TORONTO — The StroShow is heading home.
The rebuilding Toronto Blue Jays have traded top starter Marcus Stroman to the New York Mets for a pair of pitching prospects.
The Blue Jays confirmed the deal, which also includes cash considerations heading to New York, Sunday night.
New York is sending the Blue Jays two of its top pitching prospects, 24-year-old left-hander Anthony Kay and 18-year-old right-hander Simeon Woods Richardson.
Stroman, who had been part of trade rumours for much of the season, posted a message on his Twitter account expressing his excitement of the news.
"NEW YORK! Where I was born. Where my heart lies. Where my family resides. Crazy excited for this part of my journey. Some things were meant to be! @Mets #HDMH."
Multiple reports that Stroman was heading to the Mets in a deal involving prospects going to the Jays broke shortly after Sunday afternoon's 10-9 loss against Tampa Bay at Rogers Centre.
Stroman left the Blue Jays clubhouse post-game with a unknown companion in a hurry, headed for the underground parking garage, and didn't speak to media. But he did show his appreciation for the city of Toronto on Twitter.
"CANADA. TORONTO. Words can't really explain the extent of my appreciation and love. Beyond thankful and blessed to have played for this unbelievable nation. Thank you for your constant support, love, and loyalty. I'll be back plenty in the future!"
Kay is 1-3 with a 6.61 ERA in seven starts for Triple-A Syracuse after starting the season 7-3 with a 1.76 ERA in 12 starts at Double-A Binghamton. He was drafted by the Mets in the 29th round in 2013 but chose to go to the University of Connecticut. Taken in the first round with the 31st overall pick in 2016, he signed for a US$1.1 million bonus.
Woods Richardson is 3-8 with a 4.25 ERA in 20 starts for Class A Columbia of the Carolina League, with 97 strikeouts in 78 1/3 innings. Taken in the second round with the 48th overall pick last year, he signed for a $1.85 million bonus.
The five-foot-seven Stroman is 47-45 with a 3.76 ERA in six big league seasons. He grew up on Long Island near Mets starter Steven Matz, about 50 miles from Citi Field.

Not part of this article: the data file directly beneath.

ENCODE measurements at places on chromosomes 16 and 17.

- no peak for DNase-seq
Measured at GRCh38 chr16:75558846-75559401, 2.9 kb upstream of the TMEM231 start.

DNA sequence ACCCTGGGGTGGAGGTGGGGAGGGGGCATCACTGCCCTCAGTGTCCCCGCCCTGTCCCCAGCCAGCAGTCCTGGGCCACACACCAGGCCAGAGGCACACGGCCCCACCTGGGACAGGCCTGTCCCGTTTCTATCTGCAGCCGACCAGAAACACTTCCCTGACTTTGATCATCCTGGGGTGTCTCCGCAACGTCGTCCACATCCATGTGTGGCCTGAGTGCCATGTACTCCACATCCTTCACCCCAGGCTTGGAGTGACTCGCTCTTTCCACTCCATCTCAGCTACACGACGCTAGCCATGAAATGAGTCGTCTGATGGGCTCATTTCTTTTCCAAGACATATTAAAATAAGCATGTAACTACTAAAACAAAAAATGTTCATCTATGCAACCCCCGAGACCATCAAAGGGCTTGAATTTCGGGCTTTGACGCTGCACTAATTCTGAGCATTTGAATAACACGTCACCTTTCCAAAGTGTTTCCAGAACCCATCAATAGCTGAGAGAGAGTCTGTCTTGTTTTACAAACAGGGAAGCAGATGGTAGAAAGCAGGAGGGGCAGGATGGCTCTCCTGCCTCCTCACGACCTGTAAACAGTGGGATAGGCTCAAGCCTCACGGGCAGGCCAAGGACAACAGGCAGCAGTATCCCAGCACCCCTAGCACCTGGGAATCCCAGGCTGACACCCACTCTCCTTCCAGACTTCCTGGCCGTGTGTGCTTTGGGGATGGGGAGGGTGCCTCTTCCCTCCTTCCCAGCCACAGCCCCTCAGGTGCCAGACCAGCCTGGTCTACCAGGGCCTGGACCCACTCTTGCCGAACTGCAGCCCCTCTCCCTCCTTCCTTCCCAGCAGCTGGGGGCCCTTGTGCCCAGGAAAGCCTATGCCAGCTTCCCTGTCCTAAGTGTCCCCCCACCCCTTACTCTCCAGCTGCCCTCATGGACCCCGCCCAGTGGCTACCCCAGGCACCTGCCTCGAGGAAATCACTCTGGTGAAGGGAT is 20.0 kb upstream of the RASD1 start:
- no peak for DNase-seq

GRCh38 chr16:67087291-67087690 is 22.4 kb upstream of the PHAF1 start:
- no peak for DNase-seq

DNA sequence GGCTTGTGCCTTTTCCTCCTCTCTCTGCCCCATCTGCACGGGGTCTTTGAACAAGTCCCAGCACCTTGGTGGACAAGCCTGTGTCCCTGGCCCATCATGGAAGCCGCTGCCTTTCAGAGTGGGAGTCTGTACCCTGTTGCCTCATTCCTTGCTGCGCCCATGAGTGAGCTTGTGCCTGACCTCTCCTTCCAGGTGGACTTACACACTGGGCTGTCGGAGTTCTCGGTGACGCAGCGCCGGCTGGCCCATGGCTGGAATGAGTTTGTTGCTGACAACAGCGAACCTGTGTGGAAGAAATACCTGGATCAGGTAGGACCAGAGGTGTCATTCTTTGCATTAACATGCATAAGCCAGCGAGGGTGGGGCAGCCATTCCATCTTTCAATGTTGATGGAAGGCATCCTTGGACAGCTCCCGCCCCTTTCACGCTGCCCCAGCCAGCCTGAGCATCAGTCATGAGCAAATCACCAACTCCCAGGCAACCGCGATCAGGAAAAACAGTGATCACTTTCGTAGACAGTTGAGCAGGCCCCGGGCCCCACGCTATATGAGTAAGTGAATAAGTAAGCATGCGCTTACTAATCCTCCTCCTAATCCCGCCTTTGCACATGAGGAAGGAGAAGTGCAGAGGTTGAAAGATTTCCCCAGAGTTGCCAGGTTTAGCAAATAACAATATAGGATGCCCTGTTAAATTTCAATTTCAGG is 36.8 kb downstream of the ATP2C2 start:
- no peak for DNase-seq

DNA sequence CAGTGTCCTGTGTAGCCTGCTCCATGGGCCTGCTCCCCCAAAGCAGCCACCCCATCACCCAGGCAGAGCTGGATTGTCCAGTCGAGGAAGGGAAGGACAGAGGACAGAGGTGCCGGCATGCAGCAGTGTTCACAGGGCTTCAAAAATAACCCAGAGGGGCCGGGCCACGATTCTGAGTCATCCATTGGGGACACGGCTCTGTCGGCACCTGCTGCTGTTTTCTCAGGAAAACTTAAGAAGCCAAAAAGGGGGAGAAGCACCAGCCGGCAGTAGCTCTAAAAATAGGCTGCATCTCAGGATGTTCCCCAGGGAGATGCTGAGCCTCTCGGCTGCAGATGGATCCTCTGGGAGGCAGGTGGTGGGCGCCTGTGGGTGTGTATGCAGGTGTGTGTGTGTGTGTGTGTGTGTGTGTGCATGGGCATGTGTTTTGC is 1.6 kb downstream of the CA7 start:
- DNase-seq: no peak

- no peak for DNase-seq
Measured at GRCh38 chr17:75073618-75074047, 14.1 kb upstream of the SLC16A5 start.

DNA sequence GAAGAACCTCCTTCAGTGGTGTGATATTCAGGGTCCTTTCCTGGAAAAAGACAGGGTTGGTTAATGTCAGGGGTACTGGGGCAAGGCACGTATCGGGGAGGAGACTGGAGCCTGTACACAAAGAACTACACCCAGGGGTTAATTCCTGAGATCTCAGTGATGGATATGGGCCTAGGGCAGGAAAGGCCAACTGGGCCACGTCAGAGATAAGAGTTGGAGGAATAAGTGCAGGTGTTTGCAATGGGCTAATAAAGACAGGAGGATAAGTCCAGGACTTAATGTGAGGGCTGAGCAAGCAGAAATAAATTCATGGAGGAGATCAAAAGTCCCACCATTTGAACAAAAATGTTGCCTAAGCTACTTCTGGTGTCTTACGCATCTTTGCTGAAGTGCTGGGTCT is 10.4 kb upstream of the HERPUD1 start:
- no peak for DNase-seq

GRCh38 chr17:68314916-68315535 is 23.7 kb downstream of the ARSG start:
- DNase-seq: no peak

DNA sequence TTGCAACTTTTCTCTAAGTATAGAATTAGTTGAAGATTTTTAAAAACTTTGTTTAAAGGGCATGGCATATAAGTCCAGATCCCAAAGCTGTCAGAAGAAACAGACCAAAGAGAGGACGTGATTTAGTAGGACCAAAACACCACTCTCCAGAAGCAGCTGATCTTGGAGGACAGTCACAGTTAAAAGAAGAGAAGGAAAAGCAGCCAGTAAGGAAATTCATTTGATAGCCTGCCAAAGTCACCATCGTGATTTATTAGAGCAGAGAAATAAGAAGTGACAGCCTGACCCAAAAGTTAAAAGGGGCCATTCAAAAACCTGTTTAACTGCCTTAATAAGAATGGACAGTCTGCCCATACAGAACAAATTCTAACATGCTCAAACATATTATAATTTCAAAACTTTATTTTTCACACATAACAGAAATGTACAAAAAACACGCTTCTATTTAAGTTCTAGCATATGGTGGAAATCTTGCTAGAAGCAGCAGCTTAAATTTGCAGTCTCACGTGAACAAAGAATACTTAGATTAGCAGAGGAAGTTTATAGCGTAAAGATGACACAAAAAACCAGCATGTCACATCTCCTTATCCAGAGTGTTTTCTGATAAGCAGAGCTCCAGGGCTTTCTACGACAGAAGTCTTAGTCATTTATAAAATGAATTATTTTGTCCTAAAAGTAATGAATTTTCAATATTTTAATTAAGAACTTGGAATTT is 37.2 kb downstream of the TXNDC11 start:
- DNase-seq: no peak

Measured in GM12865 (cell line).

Stroman was in much better form this year after an injury-plagued 2018 campaign, when he struggled to a 4-9 record and 5.54 earned-run average over 19 starts.
A lone bright light in a rotation hamstrung by injuries and ineffectiveness, Stroman was 6-11 with a 2.96 ERA this season and was selected to the American League all-star team for the first time. Stroman, who becomes a free agent after the 2020 season, missed the mid-season classic with a pectoral strain.
His final start as a Blue Jay came last Wednesday when he allowed one run over seven innings in a 4-0 loss to the Cleveland Indians. As he left the field to an ovation after his final frame, he shouted, "This is my house."
Stroman threw over 200 innings in 2016 and '17 but was limited to 102 1/3 innings last year. He had stints on the disabled list due to shoulder fatigue and blister problems.
Drafted 22nd overall by Toronto in 2012, Stroman was in his sixth big-league season with the Blue Jays.
The right-hander made 26 appearances — 20 starts — in his rookie campaign in 2014, going 11-6 with a 3.65 ERA. Stroman underwent surgery after tearing a knee ligament the following spring but returned in time for the stretch drive as the Blue Jays ended a 22-year playoff drought.
Stroman was 9-10 with a 4.37 ERA in 2016 as the Blue Jays returned to the American League Championship Series.
In 2017, the Duke University product helped the United States win the World Baseball Classic. He got the victory in an 8-0 rout of Puerto Rico in the final and was named tournament MVP.
His strong play carried over into the Blue Jays' season as he won a Gold Glove that year and finished 13-9 with a 3.09 ERA, finishing eighth in AL Cy Young Award voting.
A polarizing figure at times, Stroman is quick to show his passion on the field but can also rub some people the wrong way. He'll often shimmy on the mound after a strikeout or at the end of an inning, a move that can upset and sometimes motivate opposing players.
Stroman has also had a rather mixed and occasionally combative relationship with the media over his career.
Sometimes questions would be ignored altogether depending on who was asking them. Conversely, he was refreshingly candid at times and often supplied engaging thoughts and opinions.
The 28-year-old from Medford, N.Y., frequently professed his love for the team, the city and Canada. But he had a sense his future might be elsewhere, stating after a game in mid-June that he didn't think he'd be signed to a long-term deal with the Blue Jays.
Stroman has one arbitration year left on his contract and is scheduled to become an unrestricted free agent in 2021. He's earning US$7.4 million this season.
His departure comes as Toronto continues a deep rebuild. The Blue Jays, who are well back in the East standings at 40-67 are expected to be at least a few years away from contention.